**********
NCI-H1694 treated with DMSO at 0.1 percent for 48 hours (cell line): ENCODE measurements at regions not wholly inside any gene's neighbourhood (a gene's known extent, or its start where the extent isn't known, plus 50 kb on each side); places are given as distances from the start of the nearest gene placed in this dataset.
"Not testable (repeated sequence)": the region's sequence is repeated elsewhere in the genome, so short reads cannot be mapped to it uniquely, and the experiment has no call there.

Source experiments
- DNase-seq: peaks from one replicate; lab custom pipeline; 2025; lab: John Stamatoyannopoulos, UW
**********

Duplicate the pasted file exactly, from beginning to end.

NCI-H1694 treated with DMSO at 0.1 percent for 48 hours (cell line): ENCODE measurements at regions not wholly inside any gene's neighbourhood (a gene's known extent, or its start where the extent isn't known, plus 50 kb on each side); places are given as distances from the start of the nearest gene placed in this dataset.
"Not testable (repeated sequence)": the region's sequence is repeated elsewhere in the genome, so short reads cannot be mapped to it uniquely, and the experiment has no call there.

Source experiments
- DNase-seq: peaks from one replicate; lab custom pipeline; 2025; lab: John Stamatoyannopoulos, UW